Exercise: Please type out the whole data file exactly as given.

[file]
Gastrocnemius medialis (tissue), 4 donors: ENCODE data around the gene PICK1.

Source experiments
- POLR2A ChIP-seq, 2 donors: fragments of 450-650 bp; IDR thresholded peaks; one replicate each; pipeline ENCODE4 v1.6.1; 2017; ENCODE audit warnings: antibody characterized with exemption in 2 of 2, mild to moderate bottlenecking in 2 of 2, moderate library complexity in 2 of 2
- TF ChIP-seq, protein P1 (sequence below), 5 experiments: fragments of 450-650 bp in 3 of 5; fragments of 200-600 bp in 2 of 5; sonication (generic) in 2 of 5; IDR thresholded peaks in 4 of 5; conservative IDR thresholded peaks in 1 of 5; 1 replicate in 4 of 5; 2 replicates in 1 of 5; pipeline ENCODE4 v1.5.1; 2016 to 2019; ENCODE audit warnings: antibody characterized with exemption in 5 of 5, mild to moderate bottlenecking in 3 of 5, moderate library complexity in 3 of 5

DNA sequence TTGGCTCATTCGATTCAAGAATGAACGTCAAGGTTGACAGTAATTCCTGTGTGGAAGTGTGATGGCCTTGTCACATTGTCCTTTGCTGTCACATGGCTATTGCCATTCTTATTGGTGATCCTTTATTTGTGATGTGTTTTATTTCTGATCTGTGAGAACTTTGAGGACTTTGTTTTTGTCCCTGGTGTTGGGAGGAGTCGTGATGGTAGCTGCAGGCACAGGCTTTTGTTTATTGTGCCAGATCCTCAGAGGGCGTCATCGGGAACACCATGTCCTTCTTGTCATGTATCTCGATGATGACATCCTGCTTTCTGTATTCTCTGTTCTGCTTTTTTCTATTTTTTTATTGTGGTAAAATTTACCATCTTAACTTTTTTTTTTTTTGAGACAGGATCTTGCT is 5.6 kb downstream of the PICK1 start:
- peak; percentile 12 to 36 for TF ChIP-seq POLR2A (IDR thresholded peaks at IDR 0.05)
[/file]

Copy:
Gastrocnemius medialis (tissue), 4 donors: ENCODE data around the gene PICK1.

Source experiments
- POLR2A ChIP-seq, 2 donors: fragments of 450-650 bp; IDR thresholded peaks; one replicate each; pipeline ENCODE4 v1.6.1; 2017; ENCODE audit warnings: antibody characterized with exemption in 2 of 2, mild to moderate bottlenecking in 2 of 2, moderate library complexity in 2 of 2
- TF ChIP-seq, protein P1 (sequence below), 5 experiments: fragments of 450-650 bp in 3 of 5; fragments of 200-600 bp in 2 of 5; sonication (generic) in 2 of 5; IDR thresholded peaks in 4 of 5; conservative IDR thresholded peaks in 1 of 5; 1 replicate in 4 of 5; 2 replicates in 1 of 5; pipeline ENCODE4 v1.5.1; 2016 to 2019; ENCODE audit warnings: antibody characterized with exemption in 5 of 5, mild to moderate bottlenecking in 3 of 5, moderate library complexity in 3 of 5

DNA sequence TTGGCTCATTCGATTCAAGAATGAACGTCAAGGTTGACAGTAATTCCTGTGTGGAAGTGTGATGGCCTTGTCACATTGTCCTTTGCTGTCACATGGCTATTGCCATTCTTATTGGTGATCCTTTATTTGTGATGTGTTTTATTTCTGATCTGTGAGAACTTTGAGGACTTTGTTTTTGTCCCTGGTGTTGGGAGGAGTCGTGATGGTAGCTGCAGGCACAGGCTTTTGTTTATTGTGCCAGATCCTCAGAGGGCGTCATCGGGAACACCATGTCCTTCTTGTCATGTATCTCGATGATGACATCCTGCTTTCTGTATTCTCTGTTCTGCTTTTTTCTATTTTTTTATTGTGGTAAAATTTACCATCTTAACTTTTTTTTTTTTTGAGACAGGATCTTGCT is 5.6 kb downstream of the PICK1 start:
- peak; percentile 12 to 36 for TF ChIP-seq POLR2A (IDR thresholded peaks at IDR 0.05)